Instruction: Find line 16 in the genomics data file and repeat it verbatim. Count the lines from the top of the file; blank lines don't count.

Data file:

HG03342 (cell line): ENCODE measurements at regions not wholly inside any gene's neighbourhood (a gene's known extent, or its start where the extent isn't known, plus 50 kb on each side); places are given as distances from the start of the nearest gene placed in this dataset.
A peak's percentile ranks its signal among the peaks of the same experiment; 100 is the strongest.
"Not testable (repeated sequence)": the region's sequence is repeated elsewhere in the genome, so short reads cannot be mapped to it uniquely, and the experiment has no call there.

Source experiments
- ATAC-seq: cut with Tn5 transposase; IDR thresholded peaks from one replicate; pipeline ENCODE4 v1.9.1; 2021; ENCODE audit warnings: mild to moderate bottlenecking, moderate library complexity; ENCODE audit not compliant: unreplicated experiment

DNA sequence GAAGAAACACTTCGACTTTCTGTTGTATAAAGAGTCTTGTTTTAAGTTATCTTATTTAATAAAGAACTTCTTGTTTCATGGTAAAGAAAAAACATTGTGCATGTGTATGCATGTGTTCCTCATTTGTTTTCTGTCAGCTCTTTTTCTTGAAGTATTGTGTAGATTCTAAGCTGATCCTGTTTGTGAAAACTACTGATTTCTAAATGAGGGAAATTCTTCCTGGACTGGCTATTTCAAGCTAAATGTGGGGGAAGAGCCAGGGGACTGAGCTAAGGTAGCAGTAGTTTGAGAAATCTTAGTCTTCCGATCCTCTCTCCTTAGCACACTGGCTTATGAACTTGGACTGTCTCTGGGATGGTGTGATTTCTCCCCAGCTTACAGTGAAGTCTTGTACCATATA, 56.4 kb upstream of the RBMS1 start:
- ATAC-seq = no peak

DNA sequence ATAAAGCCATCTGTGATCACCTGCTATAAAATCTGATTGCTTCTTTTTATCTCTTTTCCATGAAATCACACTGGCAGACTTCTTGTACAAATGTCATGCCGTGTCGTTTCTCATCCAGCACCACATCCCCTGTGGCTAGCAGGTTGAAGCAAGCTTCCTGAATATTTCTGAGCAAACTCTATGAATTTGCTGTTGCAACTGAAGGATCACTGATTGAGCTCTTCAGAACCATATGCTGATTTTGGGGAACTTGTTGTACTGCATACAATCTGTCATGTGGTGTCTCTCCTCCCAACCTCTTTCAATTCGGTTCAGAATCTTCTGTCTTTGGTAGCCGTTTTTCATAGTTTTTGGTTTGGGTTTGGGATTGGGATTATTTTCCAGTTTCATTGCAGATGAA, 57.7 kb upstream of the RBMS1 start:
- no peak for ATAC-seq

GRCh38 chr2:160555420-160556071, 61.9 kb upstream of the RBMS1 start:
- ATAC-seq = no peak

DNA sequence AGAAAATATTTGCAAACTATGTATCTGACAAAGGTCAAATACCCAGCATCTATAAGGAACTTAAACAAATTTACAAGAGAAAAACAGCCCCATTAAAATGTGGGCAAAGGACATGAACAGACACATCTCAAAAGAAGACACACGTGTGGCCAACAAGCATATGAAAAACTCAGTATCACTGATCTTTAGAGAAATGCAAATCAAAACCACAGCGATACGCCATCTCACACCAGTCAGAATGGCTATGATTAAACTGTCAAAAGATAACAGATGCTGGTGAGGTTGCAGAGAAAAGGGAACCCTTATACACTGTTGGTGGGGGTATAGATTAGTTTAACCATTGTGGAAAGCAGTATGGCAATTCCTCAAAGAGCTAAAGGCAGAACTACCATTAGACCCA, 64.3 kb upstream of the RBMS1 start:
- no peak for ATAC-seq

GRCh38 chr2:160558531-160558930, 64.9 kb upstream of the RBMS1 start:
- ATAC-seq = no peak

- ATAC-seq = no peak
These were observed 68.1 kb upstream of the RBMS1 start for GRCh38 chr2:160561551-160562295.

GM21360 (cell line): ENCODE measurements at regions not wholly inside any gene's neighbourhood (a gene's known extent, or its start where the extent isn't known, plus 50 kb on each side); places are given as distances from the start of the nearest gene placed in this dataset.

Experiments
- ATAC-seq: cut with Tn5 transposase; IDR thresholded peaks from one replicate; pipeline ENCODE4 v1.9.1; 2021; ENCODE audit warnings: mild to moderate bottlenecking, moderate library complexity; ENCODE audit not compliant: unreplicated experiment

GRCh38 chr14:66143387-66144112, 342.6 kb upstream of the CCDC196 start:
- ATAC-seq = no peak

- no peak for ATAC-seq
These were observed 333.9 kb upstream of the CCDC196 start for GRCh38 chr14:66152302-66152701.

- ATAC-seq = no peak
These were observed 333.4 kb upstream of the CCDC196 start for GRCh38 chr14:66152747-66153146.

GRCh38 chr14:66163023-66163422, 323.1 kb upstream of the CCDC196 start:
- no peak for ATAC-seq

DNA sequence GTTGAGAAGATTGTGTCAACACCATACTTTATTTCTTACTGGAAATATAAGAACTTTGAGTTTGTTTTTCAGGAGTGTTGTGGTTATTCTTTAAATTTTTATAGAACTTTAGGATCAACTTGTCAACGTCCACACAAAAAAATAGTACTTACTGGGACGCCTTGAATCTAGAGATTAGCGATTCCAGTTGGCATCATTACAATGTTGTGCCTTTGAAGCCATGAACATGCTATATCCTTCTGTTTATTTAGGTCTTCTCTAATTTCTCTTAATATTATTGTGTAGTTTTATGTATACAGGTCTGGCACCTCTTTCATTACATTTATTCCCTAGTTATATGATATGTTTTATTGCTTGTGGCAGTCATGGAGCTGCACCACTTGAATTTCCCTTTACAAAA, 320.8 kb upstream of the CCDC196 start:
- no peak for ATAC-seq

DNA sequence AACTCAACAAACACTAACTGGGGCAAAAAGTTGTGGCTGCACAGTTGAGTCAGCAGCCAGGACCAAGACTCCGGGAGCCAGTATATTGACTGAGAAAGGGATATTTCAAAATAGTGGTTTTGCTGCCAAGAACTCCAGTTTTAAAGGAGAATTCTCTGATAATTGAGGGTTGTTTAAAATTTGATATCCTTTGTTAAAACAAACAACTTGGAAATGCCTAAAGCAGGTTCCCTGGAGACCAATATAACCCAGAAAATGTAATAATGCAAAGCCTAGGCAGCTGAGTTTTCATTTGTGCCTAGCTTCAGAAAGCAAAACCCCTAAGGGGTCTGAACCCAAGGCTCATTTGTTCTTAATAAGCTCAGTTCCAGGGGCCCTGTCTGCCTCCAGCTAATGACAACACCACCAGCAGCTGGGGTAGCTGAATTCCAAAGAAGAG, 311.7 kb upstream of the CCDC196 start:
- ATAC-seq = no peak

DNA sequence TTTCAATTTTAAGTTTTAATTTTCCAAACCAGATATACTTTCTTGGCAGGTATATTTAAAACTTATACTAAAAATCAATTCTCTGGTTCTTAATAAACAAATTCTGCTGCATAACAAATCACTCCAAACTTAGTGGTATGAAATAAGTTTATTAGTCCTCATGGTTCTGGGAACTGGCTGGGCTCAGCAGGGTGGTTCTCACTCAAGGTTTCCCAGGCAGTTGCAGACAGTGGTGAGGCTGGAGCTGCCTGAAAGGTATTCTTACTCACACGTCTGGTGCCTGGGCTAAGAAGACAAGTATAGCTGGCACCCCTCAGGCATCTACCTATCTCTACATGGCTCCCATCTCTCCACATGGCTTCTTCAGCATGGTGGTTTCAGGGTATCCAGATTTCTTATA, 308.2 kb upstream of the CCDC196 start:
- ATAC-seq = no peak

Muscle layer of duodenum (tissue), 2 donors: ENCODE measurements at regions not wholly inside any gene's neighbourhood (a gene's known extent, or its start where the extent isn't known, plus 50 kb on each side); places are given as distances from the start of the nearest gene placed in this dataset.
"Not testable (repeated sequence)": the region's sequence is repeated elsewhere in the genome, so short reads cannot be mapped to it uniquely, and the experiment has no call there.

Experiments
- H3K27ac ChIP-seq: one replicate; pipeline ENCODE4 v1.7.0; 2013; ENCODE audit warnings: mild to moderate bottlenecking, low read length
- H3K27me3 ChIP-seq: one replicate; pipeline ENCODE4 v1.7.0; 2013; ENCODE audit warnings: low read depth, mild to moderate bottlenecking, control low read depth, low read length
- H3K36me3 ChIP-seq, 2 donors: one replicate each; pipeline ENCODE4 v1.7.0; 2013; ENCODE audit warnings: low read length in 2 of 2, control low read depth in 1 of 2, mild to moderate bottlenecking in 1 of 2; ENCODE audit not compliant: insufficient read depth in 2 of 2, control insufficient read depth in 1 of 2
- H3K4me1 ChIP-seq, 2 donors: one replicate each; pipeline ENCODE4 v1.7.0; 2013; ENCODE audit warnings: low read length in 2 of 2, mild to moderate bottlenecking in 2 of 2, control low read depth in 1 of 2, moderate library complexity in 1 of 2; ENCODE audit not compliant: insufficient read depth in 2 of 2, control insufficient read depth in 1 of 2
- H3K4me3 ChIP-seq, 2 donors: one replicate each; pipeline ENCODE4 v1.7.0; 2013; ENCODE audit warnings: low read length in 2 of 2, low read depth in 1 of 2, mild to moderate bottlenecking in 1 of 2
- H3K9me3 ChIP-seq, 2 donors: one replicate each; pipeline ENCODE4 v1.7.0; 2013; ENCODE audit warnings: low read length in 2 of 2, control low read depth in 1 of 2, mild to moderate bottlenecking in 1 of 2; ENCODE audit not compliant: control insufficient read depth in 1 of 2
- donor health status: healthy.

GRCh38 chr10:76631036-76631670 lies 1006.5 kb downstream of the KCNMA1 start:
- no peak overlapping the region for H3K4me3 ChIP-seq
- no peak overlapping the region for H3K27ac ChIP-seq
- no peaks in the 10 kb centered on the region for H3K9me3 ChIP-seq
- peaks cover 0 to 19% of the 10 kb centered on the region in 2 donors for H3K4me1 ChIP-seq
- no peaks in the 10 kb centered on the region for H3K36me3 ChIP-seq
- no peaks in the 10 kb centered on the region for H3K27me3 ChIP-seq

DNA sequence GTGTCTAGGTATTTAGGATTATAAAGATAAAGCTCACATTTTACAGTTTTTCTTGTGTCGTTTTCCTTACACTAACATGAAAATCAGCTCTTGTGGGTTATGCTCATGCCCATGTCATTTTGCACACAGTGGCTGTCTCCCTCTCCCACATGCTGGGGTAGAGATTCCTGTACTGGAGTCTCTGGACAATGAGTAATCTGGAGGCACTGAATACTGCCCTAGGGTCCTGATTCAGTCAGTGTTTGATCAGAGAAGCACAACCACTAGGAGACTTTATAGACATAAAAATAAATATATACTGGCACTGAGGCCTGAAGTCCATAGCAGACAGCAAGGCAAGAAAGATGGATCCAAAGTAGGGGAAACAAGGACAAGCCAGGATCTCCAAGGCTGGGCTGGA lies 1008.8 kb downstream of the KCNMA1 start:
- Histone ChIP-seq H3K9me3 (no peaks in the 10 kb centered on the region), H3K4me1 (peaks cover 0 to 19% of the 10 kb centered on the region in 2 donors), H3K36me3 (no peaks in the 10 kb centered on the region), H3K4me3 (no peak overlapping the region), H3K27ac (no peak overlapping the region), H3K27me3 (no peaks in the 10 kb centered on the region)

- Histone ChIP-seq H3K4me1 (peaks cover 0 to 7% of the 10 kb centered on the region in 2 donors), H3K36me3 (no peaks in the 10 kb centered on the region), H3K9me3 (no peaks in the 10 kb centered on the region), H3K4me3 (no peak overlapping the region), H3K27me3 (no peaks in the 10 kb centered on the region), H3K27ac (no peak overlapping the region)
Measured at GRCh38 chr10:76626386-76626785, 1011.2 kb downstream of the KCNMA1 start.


- ATAC-seq = no peak